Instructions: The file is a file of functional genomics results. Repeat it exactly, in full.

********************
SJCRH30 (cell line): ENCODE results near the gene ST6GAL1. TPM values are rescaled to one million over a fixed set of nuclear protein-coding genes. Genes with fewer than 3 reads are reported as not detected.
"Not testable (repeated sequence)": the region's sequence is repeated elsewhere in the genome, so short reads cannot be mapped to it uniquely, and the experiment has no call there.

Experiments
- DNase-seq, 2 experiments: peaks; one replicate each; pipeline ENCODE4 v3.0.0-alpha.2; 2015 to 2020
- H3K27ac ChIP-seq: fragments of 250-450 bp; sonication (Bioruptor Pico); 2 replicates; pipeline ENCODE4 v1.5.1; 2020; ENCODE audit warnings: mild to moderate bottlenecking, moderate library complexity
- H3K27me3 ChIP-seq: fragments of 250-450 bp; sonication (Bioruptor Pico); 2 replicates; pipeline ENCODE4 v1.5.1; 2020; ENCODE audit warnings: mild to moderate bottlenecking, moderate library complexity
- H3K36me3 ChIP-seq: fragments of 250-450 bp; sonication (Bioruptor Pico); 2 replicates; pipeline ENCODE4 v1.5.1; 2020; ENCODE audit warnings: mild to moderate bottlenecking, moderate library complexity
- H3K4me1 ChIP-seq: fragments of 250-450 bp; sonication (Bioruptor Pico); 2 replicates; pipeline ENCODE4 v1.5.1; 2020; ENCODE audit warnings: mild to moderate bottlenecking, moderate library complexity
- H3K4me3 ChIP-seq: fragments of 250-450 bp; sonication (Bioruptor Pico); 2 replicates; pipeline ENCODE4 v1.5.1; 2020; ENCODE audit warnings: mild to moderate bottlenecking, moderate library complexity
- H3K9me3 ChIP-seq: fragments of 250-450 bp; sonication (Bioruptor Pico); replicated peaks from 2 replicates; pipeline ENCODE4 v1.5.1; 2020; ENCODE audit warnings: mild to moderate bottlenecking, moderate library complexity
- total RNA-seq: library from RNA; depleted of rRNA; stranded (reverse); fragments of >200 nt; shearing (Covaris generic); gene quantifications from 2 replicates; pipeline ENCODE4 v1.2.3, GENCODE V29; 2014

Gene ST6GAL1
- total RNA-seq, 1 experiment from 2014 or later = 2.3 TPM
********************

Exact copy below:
SJCRH30 (cell line): ENCODE results near the gene ST6GAL1. TPM values are rescaled to one million over a fixed set of nuclear protein-coding genes. Genes with fewer than 3 reads are reported as not detected.
"Not testable (repeated sequence)": the region's sequence is repeated elsewhere in the genome, so short reads cannot be mapped to it uniquely, and the experiment has no call there.

Experiments
- DNase-seq, 2 experiments: peaks; one replicate each; pipeline ENCODE4 v3.0.0-alpha.2; 2015 to 2020
- H3K27ac ChIP-seq: fragments of 250-450 bp; sonication (Bioruptor Pico); 2 replicates; pipeline ENCODE4 v1.5.1; 2020; ENCODE audit warnings: mild to moderate bottlenecking, moderate library complexity
- H3K27me3 ChIP-seq: fragments of 250-450 bp; sonication (Bioruptor Pico); 2 replicates; pipeline ENCODE4 v1.5.1; 2020; ENCODE audit warnings: mild to moderate bottlenecking, moderate library complexity
- H3K36me3 ChIP-seq: fragments of 250-450 bp; sonication (Bioruptor Pico); 2 replicates; pipeline ENCODE4 v1.5.1; 2020; ENCODE audit warnings: mild to moderate bottlenecking, moderate library complexity
- H3K4me1 ChIP-seq: fragments of 250-450 bp; sonication (Bioruptor Pico); 2 replicates; pipeline ENCODE4 v1.5.1; 2020; ENCODE audit warnings: mild to moderate bottlenecking, moderate library complexity
- H3K4me3 ChIP-seq: fragments of 250-450 bp; sonication (Bioruptor Pico); 2 replicates; pipeline ENCODE4 v1.5.1; 2020; ENCODE audit warnings: mild to moderate bottlenecking, moderate library complexity
- H3K9me3 ChIP-seq: fragments of 250-450 bp; sonication (Bioruptor Pico); replicated peaks from 2 replicates; pipeline ENCODE4 v1.5.1; 2020; ENCODE audit warnings: mild to moderate bottlenecking, moderate library complexity
- total RNA-seq: library from RNA; depleted of rRNA; stranded (reverse); fragments of >200 nt; shearing (Covaris generic); gene quantifications from 2 replicates; pipeline ENCODE4 v1.2.3, GENCODE V29; 2014

Gene ST6GAL1
- total RNA-seq, 1 experiment from 2014 or later = 2.3 TPM